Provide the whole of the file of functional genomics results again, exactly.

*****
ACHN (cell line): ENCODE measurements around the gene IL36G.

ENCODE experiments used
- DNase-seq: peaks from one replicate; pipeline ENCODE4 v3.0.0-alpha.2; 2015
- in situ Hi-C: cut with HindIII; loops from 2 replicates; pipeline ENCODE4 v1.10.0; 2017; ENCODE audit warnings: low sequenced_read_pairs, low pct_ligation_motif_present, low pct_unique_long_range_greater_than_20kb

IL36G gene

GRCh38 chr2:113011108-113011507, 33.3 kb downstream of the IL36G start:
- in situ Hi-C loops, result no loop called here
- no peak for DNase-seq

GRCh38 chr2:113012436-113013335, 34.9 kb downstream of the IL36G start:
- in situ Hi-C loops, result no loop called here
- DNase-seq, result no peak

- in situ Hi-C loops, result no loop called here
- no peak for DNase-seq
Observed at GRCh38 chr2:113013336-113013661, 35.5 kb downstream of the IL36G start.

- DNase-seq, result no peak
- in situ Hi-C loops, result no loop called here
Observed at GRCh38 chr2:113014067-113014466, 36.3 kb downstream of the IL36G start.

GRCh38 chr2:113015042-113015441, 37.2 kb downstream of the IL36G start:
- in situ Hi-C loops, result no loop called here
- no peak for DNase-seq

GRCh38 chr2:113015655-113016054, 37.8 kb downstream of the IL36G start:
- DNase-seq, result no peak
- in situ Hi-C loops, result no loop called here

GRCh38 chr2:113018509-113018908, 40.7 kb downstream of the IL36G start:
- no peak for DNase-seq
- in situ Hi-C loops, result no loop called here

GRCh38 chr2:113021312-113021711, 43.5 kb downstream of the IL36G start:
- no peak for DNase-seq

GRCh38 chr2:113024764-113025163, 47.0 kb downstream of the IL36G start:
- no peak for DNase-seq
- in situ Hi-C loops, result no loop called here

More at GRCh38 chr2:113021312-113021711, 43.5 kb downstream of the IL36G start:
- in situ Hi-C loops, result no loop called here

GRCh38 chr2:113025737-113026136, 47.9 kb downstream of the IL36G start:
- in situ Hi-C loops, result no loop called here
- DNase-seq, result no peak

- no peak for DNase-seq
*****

ACHN (cell line): ENCODE measurements around the gene IL36G.

ENCODE experiments used
- DNase-seq: peaks from one replicate; pipeline ENCODE4 v3.0.0-alpha.2; 2015
- in situ Hi-C: cut with HindIII; loops from 2 replicates; pipeline ENCODE4 v1.10.0; 2017; ENCODE audit warnings: low sequenced_read_pairs, low pct_ligation_motif_present, low pct_unique_long_range_greater_than_20kb

IL36G gene

GRCh38 chr2:113011108-113011507, 33.3 kb downstream of the IL36G start:
- in situ Hi-C loops, result no loop called here
- no peak for DNase-seq

GRCh38 chr2:113012436-113013335, 34.9 kb downstream of the IL36G start:
- in situ Hi-C loops, result no loop called here
- DNase-seq, result no peak

- in situ Hi-C loops, result no loop called here
- no peak for DNase-seq
Observed at GRCh38 chr2:113013336-113013661, 35.5 kb downstream of the IL36G start.

- DNase-seq, result no peak
- in situ Hi-C loops, result no loop called here
Observed at GRCh38 chr2:113014067-113014466, 36.3 kb downstream of the IL36G start.

GRCh38 chr2:113015042-113015441, 37.2 kb downstream of the IL36G start:
- in situ Hi-C loops, result no loop called here
- no peak for DNase-seq

GRCh38 chr2:113015655-113016054, 37.8 kb downstream of the IL36G start:
- DNase-seq, result no peak
- in situ Hi-C loops, result no loop called here

GRCh38 chr2:113018509-113018908, 40.7 kb downstream of the IL36G start:
- no peak for DNase-seq
- in situ Hi-C loops, result no loop called here

GRCh38 chr2:113021312-113021711, 43.5 kb downstream of the IL36G start:
- no peak for DNase-seq

GRCh38 chr2:113024764-113025163, 47.0 kb downstream of the IL36G start:
- no peak for DNase-seq
- in situ Hi-C loops, result no loop called here

More at GRCh38 chr2:113021312-113021711, 43.5 kb downstream of the IL36G start:
- in situ Hi-C loops, result no loop called here

GRCh38 chr2:113025737-113026136, 47.9 kb downstream of the IL36G start:
- in situ Hi-C loops, result no loop called here
- DNase-seq, result no peak

- no peak for DNase-seq